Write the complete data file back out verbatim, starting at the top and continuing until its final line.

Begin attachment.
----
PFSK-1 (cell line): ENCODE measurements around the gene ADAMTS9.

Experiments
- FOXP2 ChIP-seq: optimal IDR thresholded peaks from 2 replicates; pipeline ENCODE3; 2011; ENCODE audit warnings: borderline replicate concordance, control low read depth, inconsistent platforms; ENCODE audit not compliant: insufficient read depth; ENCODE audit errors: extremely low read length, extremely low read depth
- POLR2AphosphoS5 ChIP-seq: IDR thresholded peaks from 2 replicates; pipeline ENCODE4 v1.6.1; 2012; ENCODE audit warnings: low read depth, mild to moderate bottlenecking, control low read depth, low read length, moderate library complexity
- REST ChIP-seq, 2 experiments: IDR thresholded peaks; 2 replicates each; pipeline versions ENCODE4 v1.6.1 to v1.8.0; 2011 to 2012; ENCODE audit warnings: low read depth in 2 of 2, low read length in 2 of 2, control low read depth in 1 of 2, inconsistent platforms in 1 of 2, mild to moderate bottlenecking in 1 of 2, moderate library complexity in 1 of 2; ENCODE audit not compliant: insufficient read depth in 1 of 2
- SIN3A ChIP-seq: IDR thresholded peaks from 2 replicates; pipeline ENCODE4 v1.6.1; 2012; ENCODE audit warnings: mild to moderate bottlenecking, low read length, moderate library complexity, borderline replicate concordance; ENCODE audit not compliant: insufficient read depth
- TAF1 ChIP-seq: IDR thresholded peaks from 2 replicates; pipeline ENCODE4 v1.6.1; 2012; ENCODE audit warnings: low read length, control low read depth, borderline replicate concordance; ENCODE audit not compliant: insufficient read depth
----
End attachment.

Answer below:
PFSK-1 (cell line): ENCODE measurements around the gene ADAMTS9.

Experiments
- FOXP2 ChIP-seq: optimal IDR thresholded peaks from 2 replicates; pipeline ENCODE3; 2011; ENCODE audit warnings: borderline replicate concordance, control low read depth, inconsistent platforms; ENCODE audit not compliant: insufficient read depth; ENCODE audit errors: extremely low read length, extremely low read depth
- POLR2AphosphoS5 ChIP-seq: IDR thresholded peaks from 2 replicates; pipeline ENCODE4 v1.6.1; 2012; ENCODE audit warnings: low read depth, mild to moderate bottlenecking, control low read depth, low read length, moderate library complexity
- REST ChIP-seq, 2 experiments: IDR thresholded peaks; 2 replicates each; pipeline versions ENCODE4 v1.6.1 to v1.8.0; 2011 to 2012; ENCODE audit warnings: low read depth in 2 of 2, low read length in 2 of 2, control low read depth in 1 of 2, inconsistent platforms in 1 of 2, mild to moderate bottlenecking in 1 of 2, moderate library complexity in 1 of 2; ENCODE audit not compliant: insufficient read depth in 1 of 2
- SIN3A ChIP-seq: IDR thresholded peaks from 2 replicates; pipeline ENCODE4 v1.6.1; 2012; ENCODE audit warnings: mild to moderate bottlenecking, low read length, moderate library complexity, borderline replicate concordance; ENCODE audit not compliant: insufficient read depth
- TAF1 ChIP-seq: IDR thresholded peaks from 2 replicates; pipeline ENCODE4 v1.6.1; 2012; ENCODE audit warnings: low read length, control low read depth, borderline replicate concordance; ENCODE audit not compliant: insufficient read depth